BY COLUMNISTS

| John W. Ashbury | Chris Charuhas | Wile E. Delaplaine | Jason Grabill | Alan Imhoff | David 'Kip' Koontz | Edward Lulie III | Tom McLaughlin | Roy Meachum | Derek Shackelford | John P. Snyder | Tony Soltero | Richard B. Weldon Jr. |
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Frederick Land Company

June 17, 2005

Another My Hero Award

Roy Meachum

Not for the first time, State’s Attorney Scott Rolle wins My Hero Award for the week, an announcement that might catch him by surprise. Over the years we’ve had our differences: notably when he decided to challenge Congressman Roscoe Bartlett, a man whose strong concern for people I greatly admire. (Politics are less important to me than human beings.)

My general public admiration for Mr. Rolle went up a sizeable blip when he revealed an investigation found two Emmitsburg commissioners innocent of all charges by the town Ethics Committee that claimed they had “overstepped their authority.”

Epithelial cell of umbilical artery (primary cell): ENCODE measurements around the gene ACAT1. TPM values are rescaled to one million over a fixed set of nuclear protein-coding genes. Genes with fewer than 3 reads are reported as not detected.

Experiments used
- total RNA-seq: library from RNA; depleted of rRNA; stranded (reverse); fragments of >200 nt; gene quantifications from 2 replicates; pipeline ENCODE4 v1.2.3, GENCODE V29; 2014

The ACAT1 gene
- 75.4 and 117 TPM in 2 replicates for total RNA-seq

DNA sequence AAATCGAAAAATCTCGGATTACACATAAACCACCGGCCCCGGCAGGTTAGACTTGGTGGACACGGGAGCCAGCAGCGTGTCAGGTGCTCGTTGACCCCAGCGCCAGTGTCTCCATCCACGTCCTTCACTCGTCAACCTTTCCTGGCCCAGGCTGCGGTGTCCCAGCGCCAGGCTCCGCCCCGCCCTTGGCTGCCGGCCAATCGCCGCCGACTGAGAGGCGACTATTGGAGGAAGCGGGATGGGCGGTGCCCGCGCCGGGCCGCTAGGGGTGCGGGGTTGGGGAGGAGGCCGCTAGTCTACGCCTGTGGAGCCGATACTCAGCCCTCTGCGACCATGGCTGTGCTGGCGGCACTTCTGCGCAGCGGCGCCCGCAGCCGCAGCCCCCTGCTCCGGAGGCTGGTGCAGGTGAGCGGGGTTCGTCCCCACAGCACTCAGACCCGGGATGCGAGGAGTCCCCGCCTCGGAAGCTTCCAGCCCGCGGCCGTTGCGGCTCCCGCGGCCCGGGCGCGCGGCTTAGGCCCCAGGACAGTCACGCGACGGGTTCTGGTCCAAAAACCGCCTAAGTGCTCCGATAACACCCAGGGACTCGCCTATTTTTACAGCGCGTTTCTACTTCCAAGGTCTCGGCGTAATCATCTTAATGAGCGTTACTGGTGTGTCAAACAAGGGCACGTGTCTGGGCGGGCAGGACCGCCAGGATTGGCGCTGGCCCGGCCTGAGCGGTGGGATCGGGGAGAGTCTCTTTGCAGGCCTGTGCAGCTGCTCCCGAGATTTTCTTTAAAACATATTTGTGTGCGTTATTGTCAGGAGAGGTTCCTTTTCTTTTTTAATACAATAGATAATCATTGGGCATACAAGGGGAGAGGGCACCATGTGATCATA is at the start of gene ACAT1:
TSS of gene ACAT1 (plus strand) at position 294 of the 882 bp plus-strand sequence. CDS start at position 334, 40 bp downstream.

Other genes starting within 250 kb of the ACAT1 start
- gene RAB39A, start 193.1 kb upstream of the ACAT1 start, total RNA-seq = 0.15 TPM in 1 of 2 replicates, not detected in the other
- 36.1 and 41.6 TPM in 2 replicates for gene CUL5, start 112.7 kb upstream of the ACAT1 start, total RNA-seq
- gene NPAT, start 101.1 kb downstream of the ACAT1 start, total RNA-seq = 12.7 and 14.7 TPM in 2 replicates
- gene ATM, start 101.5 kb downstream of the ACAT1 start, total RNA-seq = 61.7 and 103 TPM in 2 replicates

Central to the story was the fact the committee’s chairman, Ted Brennan, was defeated in 2003 by one of the accused commissioners, Art Elder. From the published details, it is possible to assume that Commissioner Bill O’Neill came under fire chiefly because he had worked with Mr. Elder to resolve a resident’s problem with the town staff.

Not by coincidence, I’m sure, Mr. Brennan managed to issue a report shortly before this April’s voting which found Mr. Elder and his “accomplice,” Mr. O’Neill, guilty of violating the ethical standards Emmitsburg demands of public officials.

“I have some personal opinions about the case,” Mr. Rolle said, as reported by The Frederick News-Post. “One thing disturbing to me, the ethics committee had been headed by a person who lost to a person he was investigating.

“I wouldn’t have done things that way,” the state’s attorney said.

Three weeks of his office’s time went into reviewing the matter, and some $15-20,000 of Emmitsburg taxpayers’ money.

Even before the state’s attorney checked it out, the committee’s proof was under heavy suspicion because “numerous people” named in the report, including the accused, had not been interviewed by the ethics panel.